Breast Implant Removal and Total Capsulectomy
The decision to remove one’s breast implants is often a personal one, which may be justified by a variety of different factors. In our experience, the most common reasons are related to weight gain, menopause, pregnancy, discomfort, a ruptured implant or post-surgical complications. Replacing the implants certainly isn’t obligatory, and it’s entirely possible to have the implants excised (removed).
During the physical examination, the surgeon will determine the most efficient surgical technique, based on several factors. Typically, the incision for removal is very similar to that of a breast augmentation operation.
The axillary method (armpit) or endoscope:
For patients having had breast augmentation surgery by axillary method (armpit), and physiologic saline solution implants, removal of the implant is possible, using the endoscope, and the same incision point. The procedure requires approximately the same amount of time as the implant augmentation process and is performed under general anesthesia. Patients return to their regular activities shortly after surgery, since very little discomfort is noticed with this type of procedure.
Via the inframammary fold incision:
For patients who have an inframammary fold scar (under the breast) the surgeon will use the same incision as the one used for an implant augmentation and this can be performed either under local anesthesia with sedation or general anesthesia.
Capsulectomy is a surgical procedure used to remove the fibrous capsule (scar tissue) that normally forms around the breast implant. Capsulectomy is complete and is generally recommended when the patient has silicone implants, cohesive silicone gel implants, textured surface implants or for patient showing signs of BII (Breast Implant Illness).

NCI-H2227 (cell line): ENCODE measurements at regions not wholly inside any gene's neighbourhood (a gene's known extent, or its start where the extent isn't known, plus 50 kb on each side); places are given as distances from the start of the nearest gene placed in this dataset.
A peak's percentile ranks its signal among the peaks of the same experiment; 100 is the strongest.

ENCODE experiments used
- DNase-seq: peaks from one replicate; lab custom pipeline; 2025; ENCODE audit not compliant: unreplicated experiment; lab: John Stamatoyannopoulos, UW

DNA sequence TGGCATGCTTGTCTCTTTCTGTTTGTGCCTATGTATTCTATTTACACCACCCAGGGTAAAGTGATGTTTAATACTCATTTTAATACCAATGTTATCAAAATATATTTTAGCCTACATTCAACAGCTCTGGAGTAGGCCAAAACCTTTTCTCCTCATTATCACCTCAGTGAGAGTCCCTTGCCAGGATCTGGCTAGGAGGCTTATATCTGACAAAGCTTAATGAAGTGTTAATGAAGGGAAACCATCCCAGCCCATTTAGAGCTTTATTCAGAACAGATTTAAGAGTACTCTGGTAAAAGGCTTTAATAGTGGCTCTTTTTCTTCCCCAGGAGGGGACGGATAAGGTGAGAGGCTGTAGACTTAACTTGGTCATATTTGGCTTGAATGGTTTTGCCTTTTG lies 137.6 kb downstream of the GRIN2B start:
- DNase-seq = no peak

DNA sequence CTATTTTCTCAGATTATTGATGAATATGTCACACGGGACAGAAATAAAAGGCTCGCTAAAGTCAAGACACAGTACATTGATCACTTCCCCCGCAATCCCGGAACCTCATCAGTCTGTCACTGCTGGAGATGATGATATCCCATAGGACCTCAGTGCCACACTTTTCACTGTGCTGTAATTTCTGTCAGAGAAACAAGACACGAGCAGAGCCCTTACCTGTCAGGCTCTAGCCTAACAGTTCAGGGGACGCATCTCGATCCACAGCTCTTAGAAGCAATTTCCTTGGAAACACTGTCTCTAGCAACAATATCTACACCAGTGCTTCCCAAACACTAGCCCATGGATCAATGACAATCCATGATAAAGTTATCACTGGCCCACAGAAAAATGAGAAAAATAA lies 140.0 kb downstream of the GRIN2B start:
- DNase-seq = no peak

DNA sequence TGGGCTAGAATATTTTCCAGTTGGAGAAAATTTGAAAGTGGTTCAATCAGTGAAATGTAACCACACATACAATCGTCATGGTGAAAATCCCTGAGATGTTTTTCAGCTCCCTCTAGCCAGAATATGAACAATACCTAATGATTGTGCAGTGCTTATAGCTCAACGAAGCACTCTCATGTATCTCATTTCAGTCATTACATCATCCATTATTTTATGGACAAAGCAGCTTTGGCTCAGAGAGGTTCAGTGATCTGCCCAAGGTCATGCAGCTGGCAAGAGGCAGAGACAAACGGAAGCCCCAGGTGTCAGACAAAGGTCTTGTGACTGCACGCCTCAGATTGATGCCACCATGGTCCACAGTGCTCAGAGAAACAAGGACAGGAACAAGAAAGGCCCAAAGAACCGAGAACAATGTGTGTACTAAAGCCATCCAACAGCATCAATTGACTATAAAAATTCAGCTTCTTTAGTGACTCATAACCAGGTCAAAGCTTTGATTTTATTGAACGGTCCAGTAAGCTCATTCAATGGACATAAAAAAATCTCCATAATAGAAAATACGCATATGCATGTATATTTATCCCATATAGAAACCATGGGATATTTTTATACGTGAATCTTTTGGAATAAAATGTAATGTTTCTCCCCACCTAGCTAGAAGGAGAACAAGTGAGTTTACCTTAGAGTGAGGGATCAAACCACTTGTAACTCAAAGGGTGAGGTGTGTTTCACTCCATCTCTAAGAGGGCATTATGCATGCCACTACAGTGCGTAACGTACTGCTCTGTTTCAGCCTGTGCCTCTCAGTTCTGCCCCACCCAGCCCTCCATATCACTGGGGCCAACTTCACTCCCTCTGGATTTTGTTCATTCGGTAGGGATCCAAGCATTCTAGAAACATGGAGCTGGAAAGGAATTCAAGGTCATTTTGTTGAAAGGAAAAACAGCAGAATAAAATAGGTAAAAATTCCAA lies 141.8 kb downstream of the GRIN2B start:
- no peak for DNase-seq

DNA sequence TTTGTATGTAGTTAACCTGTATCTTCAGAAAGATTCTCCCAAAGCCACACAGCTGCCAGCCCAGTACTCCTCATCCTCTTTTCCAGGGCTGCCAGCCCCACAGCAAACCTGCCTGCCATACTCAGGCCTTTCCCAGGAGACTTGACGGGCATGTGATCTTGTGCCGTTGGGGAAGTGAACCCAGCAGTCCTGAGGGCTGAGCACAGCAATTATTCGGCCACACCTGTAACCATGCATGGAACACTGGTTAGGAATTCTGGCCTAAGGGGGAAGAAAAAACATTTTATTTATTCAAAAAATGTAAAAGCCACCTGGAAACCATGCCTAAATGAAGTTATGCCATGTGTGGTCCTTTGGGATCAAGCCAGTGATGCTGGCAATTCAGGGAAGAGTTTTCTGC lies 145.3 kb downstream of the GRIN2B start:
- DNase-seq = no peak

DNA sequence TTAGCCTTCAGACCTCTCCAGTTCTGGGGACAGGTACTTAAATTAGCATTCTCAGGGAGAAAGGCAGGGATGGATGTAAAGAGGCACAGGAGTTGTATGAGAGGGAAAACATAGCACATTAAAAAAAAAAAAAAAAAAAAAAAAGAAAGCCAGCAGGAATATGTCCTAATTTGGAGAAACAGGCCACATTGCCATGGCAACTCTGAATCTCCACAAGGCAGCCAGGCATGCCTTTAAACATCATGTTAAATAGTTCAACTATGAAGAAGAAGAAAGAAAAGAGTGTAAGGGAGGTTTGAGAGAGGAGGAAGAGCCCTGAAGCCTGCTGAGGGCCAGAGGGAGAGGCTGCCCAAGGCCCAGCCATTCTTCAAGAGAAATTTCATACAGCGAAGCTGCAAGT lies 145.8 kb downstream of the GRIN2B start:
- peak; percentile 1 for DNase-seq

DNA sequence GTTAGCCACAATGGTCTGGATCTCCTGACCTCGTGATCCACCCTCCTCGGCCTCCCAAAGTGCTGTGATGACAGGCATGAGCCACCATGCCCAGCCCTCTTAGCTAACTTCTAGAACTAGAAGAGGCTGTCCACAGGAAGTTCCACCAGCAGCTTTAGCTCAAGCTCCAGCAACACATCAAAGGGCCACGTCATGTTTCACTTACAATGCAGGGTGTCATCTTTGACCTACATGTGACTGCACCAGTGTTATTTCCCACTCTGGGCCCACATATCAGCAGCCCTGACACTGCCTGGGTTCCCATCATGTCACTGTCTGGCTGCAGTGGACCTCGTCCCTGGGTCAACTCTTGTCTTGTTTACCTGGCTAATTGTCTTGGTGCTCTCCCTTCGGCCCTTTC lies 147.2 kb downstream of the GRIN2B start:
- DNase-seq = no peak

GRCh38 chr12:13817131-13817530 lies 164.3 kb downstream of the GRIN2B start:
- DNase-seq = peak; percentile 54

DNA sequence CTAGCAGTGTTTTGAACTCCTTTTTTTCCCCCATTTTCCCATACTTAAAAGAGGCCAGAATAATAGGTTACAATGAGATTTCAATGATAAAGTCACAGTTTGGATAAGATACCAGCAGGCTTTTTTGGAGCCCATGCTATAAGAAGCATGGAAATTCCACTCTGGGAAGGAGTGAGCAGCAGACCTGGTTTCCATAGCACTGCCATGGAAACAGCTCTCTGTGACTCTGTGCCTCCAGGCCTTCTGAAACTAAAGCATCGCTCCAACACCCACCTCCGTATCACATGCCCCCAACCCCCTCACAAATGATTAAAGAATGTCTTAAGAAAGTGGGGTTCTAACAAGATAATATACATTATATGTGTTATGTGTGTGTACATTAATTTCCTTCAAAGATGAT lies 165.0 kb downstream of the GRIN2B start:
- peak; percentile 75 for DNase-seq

As for physiological saline implants, the fibrous capsule (scar tissue) surrounding the breast implant is usually of a normal nature (thin, translucid and not calcified) therefore total capsulectomy may not be required. On the other hand, if patient shows recurring capsular contracture, the scar envelope will likely be thick and opaque. Total capsulectomy should then be considered.
Concerning silicone implants, cohesive silicone gel implants, and all types of textured surface implants, in time, chronic inflammation of the fibrous capsule can develop, which in turn calcifies (becomes bone like). This calcification would be caused by silicone gel leakage through the implant wall. Once the calcified fibrous capsule has been completely removed, opting to replace or not to replace breast implants is possible. In certain cases, patients will choose complete removal of implant instead of a replacement, this becomes a personal decision. When breast implant replacement is decided, surgery is usually performed with physiological saline implants and inserted under the Pectoral muscle.
This surgery is especially delicate and will require 3 to 4 hours in the operating room under general anesthesia. The ideal incision type for this procedure is in the inframammary fold area. By removing the scar envelope, and the breast implant, we can reduce probability of recurring fibrous capsule contracture.
Consequences of silicone gel breast implant ruptures are for the moment unknown since studies are underway. Cases of silicone gel leakage have been reported in such areas as the chest, arm pits (axillary), the upper part of the abdomen the arms and groin.
Studies have shown cases where silicone gel has migrated to axillary lymph nodes and caused a lymphadenopathy even without signs of rupture.
Possible consequences due to leakage of silicone gel are: growth of granulomas, deterioration of tissue in direct contact with silicone gel, induration of breast tissue, change of breast size or shape, pain and calcification of the fibrous capsule.
When a silicone fielded breast implant rupture, it’s recommended to proceed with a total capsulectomy.